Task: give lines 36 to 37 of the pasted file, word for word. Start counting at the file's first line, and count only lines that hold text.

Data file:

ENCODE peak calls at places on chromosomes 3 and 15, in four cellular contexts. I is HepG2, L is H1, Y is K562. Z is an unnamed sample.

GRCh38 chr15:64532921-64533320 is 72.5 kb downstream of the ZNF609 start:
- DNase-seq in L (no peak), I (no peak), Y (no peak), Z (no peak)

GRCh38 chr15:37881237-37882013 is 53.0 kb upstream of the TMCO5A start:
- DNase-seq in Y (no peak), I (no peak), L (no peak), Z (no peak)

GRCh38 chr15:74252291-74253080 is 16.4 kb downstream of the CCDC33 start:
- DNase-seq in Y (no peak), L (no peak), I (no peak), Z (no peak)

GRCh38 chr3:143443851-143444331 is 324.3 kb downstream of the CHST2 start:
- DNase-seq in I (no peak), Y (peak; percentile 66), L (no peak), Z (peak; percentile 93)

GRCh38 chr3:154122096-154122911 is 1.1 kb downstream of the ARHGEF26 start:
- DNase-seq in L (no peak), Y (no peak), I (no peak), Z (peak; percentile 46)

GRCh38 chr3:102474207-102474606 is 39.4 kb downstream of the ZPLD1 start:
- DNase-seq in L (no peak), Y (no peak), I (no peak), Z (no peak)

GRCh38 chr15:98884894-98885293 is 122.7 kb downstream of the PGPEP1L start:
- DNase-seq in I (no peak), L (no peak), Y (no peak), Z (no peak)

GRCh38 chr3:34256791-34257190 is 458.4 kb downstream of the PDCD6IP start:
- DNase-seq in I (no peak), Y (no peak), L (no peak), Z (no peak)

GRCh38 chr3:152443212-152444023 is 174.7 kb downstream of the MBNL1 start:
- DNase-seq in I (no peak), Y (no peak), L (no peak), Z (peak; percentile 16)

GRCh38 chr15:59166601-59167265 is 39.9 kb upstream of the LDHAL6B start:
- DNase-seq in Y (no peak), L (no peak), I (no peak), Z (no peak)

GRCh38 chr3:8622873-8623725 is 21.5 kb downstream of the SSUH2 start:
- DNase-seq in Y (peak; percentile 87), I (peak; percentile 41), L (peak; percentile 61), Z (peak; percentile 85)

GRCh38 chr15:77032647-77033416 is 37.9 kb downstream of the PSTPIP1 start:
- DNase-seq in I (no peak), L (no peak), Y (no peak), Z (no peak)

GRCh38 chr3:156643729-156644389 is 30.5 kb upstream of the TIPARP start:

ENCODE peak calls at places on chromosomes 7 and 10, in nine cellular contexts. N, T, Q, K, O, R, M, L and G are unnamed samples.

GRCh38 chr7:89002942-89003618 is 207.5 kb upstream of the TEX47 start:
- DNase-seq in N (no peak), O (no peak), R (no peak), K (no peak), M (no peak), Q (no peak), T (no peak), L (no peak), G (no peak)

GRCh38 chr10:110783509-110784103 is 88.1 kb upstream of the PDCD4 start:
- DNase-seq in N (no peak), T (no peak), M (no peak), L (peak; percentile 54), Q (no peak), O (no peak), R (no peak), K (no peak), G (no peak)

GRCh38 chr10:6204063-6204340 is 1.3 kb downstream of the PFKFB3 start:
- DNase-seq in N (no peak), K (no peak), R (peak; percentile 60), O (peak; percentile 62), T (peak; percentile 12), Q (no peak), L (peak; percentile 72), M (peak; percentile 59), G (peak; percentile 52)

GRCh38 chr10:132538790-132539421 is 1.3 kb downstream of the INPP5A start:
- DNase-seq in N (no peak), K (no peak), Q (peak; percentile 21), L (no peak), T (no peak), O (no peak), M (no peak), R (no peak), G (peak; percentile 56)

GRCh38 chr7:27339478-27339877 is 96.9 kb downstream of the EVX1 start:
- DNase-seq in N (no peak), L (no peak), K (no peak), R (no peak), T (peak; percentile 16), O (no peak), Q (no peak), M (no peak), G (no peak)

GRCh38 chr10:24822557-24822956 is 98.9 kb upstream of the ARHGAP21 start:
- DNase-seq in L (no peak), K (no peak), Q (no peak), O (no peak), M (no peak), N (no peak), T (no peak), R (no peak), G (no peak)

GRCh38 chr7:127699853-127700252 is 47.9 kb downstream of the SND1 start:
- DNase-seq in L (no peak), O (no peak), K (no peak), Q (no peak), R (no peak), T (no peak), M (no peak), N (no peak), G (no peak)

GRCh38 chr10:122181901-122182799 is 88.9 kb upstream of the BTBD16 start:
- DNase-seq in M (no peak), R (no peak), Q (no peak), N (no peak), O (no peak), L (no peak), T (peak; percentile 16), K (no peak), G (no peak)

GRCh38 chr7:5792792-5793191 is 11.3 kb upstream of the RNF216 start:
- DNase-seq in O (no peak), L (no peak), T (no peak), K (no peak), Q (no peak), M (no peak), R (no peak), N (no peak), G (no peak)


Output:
GRCh38 chr7:27339478-27339877 is 96.9 kb downstream of the EVX1 start:
- DNase-seq in N (no peak), L (no peak), K (no peak), R (no peak), T (peak; percentile 16), O (no peak), Q (no peak), M (no peak), G (no peak)